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The impact of business environment and economic geography on plant-level productivity : an analysis of Indian industry


  • Lall, Somik V.
  • Mengistae, Taye


The authors'analysis of manufacturing plants sampled from India's major industrial centers shows large productivity gaps across cities. The gaps partly reflect differences in agglomeration economies and in market access. However, they are also explained to a greater extent by differences in the degree of labor regulation and in the severity of power shortages. This is an indication that governments can help narrow regional disparities in industrial growth by fostering the"right business environment"in locations where industry might otherwise be held back by powerful forces of economic geography. There is indeed a pattern in the data whereby geographically disadvantaged cities seem to compensate partially for their natural disadvantage by having a better business environment than more geographically advantaged locations.

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  • Lall, Somik V. & Mengistae, Taye, 2005. "The impact of business environment and economic geography on plant-level productivity : an analysis of Indian industry," Policy Research Working Paper Series 3664, The World Bank.
  • Handle: RePEc:wbk:wbrwps:3664

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    1. Somik Vinay Lall & Sanjoy Chakravorty, 2005. "Industrial Location and Spatial Inequality: Theory and Evidence from India," Review of Development Economics, Wiley Blackwell, vol. 9(1), pages 47-68, February.
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    Cited by:

    1. Nidhiya Menon, 2010. "Got Technology? The Impact of Computers and Cell-phones on Productivity in a Difficult Business Climate: Evidence from Firms with Female Owners in Kenya," Working Papers 21, Brandeis University, Department of Economics and International Businesss School.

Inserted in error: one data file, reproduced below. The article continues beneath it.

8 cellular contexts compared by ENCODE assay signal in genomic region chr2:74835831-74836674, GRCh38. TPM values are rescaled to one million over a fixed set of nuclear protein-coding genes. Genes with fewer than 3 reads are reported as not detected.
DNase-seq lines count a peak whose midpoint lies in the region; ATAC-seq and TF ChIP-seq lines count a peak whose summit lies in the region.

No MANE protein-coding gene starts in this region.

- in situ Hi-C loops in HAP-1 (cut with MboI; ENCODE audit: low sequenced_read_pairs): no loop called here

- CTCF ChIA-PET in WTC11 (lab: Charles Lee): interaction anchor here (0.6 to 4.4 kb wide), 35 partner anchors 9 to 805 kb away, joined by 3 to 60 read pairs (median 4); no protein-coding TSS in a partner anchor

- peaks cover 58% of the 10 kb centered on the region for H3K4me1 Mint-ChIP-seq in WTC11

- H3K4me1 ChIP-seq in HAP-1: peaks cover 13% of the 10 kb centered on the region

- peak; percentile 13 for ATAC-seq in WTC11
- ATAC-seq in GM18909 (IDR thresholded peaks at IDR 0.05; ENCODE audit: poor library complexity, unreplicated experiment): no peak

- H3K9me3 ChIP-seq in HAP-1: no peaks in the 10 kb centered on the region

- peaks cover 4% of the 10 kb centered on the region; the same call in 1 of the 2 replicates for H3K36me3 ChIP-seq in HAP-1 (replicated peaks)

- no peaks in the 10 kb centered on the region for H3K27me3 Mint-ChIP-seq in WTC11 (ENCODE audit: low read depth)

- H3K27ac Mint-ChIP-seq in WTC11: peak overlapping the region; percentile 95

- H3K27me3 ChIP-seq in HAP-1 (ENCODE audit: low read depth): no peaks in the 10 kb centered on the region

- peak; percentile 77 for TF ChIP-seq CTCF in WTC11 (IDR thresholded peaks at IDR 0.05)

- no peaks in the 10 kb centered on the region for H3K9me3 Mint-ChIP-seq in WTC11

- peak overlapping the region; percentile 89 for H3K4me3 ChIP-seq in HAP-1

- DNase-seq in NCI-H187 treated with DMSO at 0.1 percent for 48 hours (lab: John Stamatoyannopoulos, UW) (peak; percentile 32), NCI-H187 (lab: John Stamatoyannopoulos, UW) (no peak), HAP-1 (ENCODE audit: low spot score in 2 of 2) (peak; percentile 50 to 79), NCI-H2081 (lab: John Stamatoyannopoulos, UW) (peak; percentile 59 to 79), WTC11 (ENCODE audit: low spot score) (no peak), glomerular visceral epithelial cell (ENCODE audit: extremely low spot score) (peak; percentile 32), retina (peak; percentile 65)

2. Somik V. Lall & Elizabeth Schroeder & Emily Schmidt, 2014. "Identifying Spatial Efficiency-Equity Trade-offs in Territorial Development Policies: Evidence from Uganda," Journal of Development Studies, Taylor & Francis Journals, vol. 50(12), pages 1717-1733, December.
    3. Nidhiya Menon, 2010. "Obstacles to Business, Technology Use, and Firms with Female Principal Owners in Kenya," Working Papers 20, Brandeis University, Department of Economics and International Businesss School.
    4. Sridhar, Kala Seetharam & Wan, Guanghua, 2010. "Firm location choice in cities: Evidence from China, India, and Brazil," China Economic Review, Elsevier, vol. 21(1), pages 113-122, March.
    5. repec:rom:terumm:v:12:y:2017:i:3:p:45-62 is not listed on IDEAS
    6. Ahsan, Ahmad & Pagés, Carmen, 2009. "Are all labor regulations equal? Evidence from Indian manufacturing," Journal of Comparative Economics, Elsevier, vol. 37(1), pages 62-75, March.
    7. Kinda, Tidiane, 2010. "Investment Climate and FDI in Developing Countries: Firm-Level Evidence," World Development, Elsevier, vol. 38(4), pages 498-513, April.
    8. Nidhiya Menon, 2015. "Gender And Technology Use In Developing Countries: Evidence From Firms In Kenya," Journal of Economic Development, Chung-Ang Unviersity, Department of Economics, vol. 40(3), pages 105-140, September.
    9. Ghani, Ejaz & Goswami, Arti Grover & Kerr, William R., 2014. "Spatial dynamics of electricity usage in India," Policy Research Working Paper Series 7055, The World Bank.
    10. Tripathi, Sabyasachi & Kumar, Shamika, 2016. "Determinants of firm location choice in metropolitan cities in India: A binary Logit model analysis," MPRA Paper 73995, University Library of Munich, Germany.
    11. Joshi, Deepika & Nepal, Bimal & Rathore, Ajay Pal Singh & Sharma, Dipti, 2013. "On supply chain competitiveness of Indian automotive component manufacturing industry," International Journal of Production Economics, Elsevier, vol. 143(1), pages 151-161.
    12. Dirk Holtbrügge & Carina B. Friedmann, 2016. "Does location choice affect foreign subsidiary success in India? An empirical study based on Porter's diamond model," International Journal of Business and Emerging Markets, Inderscience Enterprises Ltd, vol. 8(1), pages 3-29.

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